Sudan has rejected a U.S. request to send a platoon of Marines to bolster security at the U.S. embassy outside Khartoum, the state news agency SUNA said on Saturday.

On Friday, around 5,000 people protested against a film that insults the Prophet Mohammad, storming the German embassy before breaking into the U.S. mission.

They also attacked the British embassy. At least two people were killed in clashes with police, according to state media.

A U.S. official told Reuters on Friday that Washington would send Marines to Sudan to improve security at the embassy, which is located outside Khartoum for security reasons.

“Sudan is able to protect the diplomatic missions in Khartoum and the state is committed to protecting its guests in the diplomatic corps,” Sudanese Foreign Minister Ali Ahmed Karti told SUNA.

The U.S. State Department declined to comment.

Sudan beefed up security at some missions on Saturday. A riot police truck was parked in front of the deserted German embassy, which protesters had set on fire on Friday. An Islamic flag raised by the crowd was still flying. Three officers manned the main gate.

More than 20 police officers were sitting in front of the U.S. embassy.

One commenter noted regarding the Marines guarding the Egyptian embassy not being allowed to have ammunition that “The USMC commander should have identified this order as unlawful and taken immediate action to have it superseded. In fact, he should have disobeyed the order. The Marine commander of the embassy detachment is as culpable for this outrage as the ambassador and Hillary Clinton.”

Which Marine commander should be held accountable is the question, but probably from the lowest level field grade officer (or NCO) in responsible charge of the mission up to the Marine Corps Commandant.  They are all responsible.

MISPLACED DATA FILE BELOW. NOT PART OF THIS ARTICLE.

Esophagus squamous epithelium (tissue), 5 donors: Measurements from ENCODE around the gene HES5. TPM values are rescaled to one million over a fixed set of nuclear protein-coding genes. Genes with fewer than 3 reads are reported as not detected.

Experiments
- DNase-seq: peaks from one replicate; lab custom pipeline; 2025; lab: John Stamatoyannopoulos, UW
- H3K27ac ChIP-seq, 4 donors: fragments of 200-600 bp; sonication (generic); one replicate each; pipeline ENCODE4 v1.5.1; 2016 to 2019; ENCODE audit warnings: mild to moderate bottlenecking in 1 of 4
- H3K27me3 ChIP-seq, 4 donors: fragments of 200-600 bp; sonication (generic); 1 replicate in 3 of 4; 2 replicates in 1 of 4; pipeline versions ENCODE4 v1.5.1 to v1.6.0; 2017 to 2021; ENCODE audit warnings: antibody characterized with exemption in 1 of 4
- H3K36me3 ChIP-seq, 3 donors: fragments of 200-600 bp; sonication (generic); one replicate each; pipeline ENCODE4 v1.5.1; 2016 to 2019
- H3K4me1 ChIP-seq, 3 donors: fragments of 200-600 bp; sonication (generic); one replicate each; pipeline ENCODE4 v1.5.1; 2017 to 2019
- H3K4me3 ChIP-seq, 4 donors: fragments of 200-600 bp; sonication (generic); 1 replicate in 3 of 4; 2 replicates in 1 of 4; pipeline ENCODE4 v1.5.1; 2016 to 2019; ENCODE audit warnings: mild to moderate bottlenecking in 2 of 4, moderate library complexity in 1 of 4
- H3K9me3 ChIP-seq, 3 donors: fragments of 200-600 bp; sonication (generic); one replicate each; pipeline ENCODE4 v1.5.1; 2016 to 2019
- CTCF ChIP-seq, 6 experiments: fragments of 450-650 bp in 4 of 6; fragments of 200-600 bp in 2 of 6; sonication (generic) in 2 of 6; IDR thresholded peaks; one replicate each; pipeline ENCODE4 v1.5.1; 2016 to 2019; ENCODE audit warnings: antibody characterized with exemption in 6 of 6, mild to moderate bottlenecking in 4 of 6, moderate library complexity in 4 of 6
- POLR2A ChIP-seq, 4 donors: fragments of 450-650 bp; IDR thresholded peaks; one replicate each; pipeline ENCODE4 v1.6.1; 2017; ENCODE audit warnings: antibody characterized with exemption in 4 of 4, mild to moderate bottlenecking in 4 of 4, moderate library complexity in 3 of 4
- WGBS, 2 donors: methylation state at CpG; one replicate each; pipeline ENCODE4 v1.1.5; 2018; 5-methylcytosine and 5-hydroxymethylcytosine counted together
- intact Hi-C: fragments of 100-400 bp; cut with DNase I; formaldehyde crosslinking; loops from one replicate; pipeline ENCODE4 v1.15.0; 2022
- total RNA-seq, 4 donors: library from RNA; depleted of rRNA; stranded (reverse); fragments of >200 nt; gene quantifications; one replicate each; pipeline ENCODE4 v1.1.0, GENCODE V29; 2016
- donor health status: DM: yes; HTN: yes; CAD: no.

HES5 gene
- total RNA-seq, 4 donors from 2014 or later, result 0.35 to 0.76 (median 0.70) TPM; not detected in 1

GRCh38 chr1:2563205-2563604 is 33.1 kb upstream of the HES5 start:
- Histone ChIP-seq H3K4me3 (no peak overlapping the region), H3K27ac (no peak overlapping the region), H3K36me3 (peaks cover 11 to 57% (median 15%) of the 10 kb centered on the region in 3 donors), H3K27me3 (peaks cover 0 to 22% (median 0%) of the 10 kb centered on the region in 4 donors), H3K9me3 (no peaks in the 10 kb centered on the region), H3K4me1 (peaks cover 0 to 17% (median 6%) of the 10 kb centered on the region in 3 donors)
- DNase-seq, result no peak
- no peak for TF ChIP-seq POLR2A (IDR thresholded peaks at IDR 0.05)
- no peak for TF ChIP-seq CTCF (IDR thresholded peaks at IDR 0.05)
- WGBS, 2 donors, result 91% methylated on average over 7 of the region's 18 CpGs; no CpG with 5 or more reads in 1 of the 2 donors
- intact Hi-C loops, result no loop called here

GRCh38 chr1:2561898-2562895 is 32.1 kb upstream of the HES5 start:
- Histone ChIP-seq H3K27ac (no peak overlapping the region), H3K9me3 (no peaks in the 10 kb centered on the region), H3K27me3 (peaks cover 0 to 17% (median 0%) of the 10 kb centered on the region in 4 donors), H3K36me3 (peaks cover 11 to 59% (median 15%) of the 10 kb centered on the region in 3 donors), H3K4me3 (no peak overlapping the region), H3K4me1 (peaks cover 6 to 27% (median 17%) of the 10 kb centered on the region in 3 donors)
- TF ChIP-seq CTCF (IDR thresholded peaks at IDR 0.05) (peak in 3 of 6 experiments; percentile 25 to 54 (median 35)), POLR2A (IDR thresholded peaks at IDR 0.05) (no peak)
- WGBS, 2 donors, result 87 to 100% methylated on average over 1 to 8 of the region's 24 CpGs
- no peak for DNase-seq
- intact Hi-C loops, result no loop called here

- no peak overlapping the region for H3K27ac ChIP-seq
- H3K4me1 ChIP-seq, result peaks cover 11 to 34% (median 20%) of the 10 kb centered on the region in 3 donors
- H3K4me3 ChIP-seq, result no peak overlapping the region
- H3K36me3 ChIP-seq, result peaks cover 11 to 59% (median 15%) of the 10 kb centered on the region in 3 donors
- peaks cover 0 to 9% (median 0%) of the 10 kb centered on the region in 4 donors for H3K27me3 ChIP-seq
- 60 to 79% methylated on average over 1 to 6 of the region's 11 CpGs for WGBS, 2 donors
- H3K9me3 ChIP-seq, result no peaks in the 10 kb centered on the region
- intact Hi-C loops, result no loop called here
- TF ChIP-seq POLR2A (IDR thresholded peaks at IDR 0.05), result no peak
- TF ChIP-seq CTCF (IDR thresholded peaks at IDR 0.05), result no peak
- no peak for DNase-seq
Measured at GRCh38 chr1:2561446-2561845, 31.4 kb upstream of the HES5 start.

Under-resourcing a mission is both immoral and despicable.  It should be criminal, but apparently it is not.  Either way, the first degree of culpability for such an outrage lies with the criminally belligerent State Department.  The second degree of culpability lies with the Marine Corps for allowing themselves to be used as pawns in political gamesmanship rather than strike troops with an honorable and storied tradition.

Embassies are sovereign territory.  For us to be requesting to defend our territory is another sad sign of the state of our nation.  The administration has let our nation down yet again, but ultimately the people put this administration in charge.  Look upon what we have wrought, and don’t turn your eyes away from it.

Marines At American Embassy In Egypt Not Permitted Live Ammunition

BY Herschel Smith
2 years, 11 months ago

I am sorry and sad to say that we must cease the celebratory mood over this day being the remembrance of the federal assault weapons ban sunset provision in order to deal with something else.  While we’re debating whether a gunship should have been with the Marines who attempted to defend the Libyan embassy, or whether they should have had a FAST or fleet infantry Marine mindset, whether they should have used massive fire to close with and destroy the enemy, and so on and so forth, there is this sad, sad report from Egypt.

U.S. Marines defending the American embassy in Egypt were not permitted by the State Department to carry live ammunition, limiting their ability to respond to attacks like those this week on the U.S. consulate in Cairo.

Ambassador to Egypt Anne Patterson “did not permit U.S. Marine guards to carry live ammunition,” according to multiple reports on U.S. Marine Corps blogs spotted by Nightwatch. “She neutralized any U.S. military capability that was dedicated to preserve her life and protect the US Embassy.”

U.S. officials have yet to confirm or comment on the reports. Time magazine’s Battleland blog reported Thursday “Senior U.S. officials late Wednesday declined to discuss in detail the security at either Cairo or Benghazi, so answers may be slow in coming.”

If true, the reports indicate that Patterson shirked her obligation to protect U.S. interests, Nightwatch states.

“She did not defend U.S. sovereign territory and betrayed her oath of office,” the report states. “She neutered the Marines posted to defend the embassy, trusting the Egyptians over the Marines.”

While Marines are typically relied on to defend U.S. territory abroad, such as embassies, these reports indicate that the Obama administration was relying on Egypt’s new Muslim Brotherhood-backed government to ensure American security, a move observers are questioning as violence in Cairo continues to rage.